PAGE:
Serendipitous conservation

Faith-to-faith conversion of historic churches in Buffalo

Interior view of the Jami Masjid show the replaced windows and Turkish carpeting for Islamic prayer. The murals have been painted sky blue and the walls are adorned with Arabic calligraphy.

Interior view of the Jami Masjid show the replaced windows and Turkish carpeting for Islamic prayer. The murals have been painted sky blue and the walls are adorned with Arabic calligraphy

Assistant professor of urban planning Ashima Krishna and Masters of Urban Planning graduate Enjoli Hall examine the conversion of former churches on the East Side of Buffalo as they are transformed into spaces for other faiths.

US cities with shrinking populations have faced tremendous challenges in conserving their built heritage. Often, conservation work involves adaptively reusing existing buildings. Most reuse activity is fueled by the developer and market-driven rehabilitation of historic properties through tax credits and other incentives. Places of worship like churches, however, are difficult to rehabilitate, and cities lose this urban heritage after years of vacancy and neglect, and eventual demolition. In many shrinking cities, particularly those now welcoming new immigrants and refugees, serendipitous conservation of vacant churches through faith-to-faith conversion can be an asset to local planners and preservationists in their fight to save urban heritage from demolition. This paper examines two former Roman Catholic Churches in the City of Buffalo: one converted into an Islamic mosque, and another into a Buddhist temple, to argue that faith-to-faith conversions can be a viable tool for other US cities experiencing similar threats to their urban heritage.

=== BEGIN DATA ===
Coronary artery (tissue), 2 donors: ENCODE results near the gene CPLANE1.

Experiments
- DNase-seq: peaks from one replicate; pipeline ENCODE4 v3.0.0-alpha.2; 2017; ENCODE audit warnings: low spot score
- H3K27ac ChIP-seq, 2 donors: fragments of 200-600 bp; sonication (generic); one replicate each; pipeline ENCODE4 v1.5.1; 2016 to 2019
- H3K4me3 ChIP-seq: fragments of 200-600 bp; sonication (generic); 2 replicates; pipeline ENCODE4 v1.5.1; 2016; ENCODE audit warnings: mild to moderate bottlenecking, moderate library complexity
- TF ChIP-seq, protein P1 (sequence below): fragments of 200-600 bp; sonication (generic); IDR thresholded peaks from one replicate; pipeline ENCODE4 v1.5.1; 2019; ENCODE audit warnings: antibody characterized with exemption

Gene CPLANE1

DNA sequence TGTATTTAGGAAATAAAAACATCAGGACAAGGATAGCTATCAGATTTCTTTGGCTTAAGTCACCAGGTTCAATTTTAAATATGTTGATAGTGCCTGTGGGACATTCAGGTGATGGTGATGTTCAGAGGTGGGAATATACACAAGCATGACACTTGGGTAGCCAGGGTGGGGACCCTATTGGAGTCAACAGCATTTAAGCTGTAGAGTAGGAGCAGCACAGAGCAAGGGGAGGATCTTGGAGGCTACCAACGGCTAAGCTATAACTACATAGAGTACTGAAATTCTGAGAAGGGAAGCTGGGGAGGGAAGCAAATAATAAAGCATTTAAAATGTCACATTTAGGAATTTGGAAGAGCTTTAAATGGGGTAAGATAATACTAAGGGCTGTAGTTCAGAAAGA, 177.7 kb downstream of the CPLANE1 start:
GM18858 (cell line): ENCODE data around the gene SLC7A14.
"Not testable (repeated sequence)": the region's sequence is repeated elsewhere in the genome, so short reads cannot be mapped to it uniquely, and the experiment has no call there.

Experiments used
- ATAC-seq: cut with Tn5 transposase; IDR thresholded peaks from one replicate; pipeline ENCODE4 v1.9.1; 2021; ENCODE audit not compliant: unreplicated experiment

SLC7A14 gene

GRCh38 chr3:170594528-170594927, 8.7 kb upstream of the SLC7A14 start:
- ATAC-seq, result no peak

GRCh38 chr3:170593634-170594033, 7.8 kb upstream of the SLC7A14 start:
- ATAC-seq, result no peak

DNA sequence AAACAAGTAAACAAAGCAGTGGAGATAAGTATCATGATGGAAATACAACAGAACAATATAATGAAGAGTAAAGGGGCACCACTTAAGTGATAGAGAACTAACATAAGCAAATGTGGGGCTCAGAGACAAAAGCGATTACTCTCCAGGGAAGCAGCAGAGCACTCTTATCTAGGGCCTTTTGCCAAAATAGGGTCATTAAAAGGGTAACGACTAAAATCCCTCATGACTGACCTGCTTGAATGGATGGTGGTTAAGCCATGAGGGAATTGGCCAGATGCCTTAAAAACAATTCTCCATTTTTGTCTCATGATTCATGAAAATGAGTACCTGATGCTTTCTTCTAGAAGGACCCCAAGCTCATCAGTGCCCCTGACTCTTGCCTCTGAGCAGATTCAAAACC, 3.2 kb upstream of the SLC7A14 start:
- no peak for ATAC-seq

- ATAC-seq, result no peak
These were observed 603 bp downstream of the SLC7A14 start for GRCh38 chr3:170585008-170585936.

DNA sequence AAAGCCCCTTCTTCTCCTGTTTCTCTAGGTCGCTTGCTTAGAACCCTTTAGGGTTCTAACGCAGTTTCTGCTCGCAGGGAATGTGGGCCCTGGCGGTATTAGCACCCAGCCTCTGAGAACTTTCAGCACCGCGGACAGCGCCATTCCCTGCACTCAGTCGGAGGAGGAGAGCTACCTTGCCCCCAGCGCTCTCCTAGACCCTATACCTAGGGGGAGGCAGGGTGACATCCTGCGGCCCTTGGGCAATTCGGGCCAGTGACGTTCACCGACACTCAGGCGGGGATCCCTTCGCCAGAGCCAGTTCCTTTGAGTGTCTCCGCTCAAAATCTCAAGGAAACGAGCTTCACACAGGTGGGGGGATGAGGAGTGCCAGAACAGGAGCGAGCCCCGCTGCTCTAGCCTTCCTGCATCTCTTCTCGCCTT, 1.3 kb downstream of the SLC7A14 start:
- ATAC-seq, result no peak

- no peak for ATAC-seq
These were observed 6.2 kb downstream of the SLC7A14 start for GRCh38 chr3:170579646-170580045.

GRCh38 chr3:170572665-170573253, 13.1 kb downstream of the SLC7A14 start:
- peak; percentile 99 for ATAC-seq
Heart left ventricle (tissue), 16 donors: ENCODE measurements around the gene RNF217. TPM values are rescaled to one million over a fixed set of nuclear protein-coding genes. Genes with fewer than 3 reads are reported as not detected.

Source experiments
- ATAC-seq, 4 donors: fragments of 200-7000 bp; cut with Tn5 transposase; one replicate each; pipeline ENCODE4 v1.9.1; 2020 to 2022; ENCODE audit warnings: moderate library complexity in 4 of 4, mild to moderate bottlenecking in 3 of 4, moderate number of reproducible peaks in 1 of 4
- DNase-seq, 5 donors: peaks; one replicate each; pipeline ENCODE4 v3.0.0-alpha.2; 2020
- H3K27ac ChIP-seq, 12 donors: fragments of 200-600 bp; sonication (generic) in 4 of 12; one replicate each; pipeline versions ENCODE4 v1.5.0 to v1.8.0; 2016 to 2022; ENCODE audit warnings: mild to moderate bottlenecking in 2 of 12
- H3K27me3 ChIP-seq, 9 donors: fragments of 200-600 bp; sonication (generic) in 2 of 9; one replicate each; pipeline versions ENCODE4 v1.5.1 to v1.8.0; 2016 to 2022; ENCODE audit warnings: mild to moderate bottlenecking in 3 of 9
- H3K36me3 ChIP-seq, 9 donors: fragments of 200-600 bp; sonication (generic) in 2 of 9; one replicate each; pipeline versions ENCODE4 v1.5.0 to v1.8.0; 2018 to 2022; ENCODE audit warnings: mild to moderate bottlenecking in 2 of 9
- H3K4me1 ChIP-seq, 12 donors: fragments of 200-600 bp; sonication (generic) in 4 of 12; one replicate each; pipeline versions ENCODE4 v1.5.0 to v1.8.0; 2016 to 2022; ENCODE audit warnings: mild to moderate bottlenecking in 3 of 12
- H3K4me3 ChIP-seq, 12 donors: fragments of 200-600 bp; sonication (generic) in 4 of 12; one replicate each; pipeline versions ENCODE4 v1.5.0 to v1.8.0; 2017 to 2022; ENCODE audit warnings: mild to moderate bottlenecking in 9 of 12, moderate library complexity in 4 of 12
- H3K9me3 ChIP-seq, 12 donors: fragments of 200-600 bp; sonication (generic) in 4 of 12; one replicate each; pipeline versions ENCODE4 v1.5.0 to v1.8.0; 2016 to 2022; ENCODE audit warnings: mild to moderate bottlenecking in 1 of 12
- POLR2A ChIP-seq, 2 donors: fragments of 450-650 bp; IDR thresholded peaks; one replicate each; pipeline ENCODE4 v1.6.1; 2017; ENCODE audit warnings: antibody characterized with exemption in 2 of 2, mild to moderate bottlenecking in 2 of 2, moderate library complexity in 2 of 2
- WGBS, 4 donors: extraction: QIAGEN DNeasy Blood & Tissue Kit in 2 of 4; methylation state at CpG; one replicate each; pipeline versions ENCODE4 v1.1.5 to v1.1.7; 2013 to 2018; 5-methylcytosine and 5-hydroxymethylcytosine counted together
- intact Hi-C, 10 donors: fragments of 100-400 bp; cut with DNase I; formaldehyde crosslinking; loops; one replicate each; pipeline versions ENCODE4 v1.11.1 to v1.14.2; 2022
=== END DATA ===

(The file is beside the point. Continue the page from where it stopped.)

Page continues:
Authors

Ashima Krishna
Department of Urban and Regional Planning, UB

Enjoli Hall
Deparment of Urban and Regional Planning, UB

Publisher

Journal of Urbanism: International Research on Placemaking and Urban Sustainability

Date Published

2019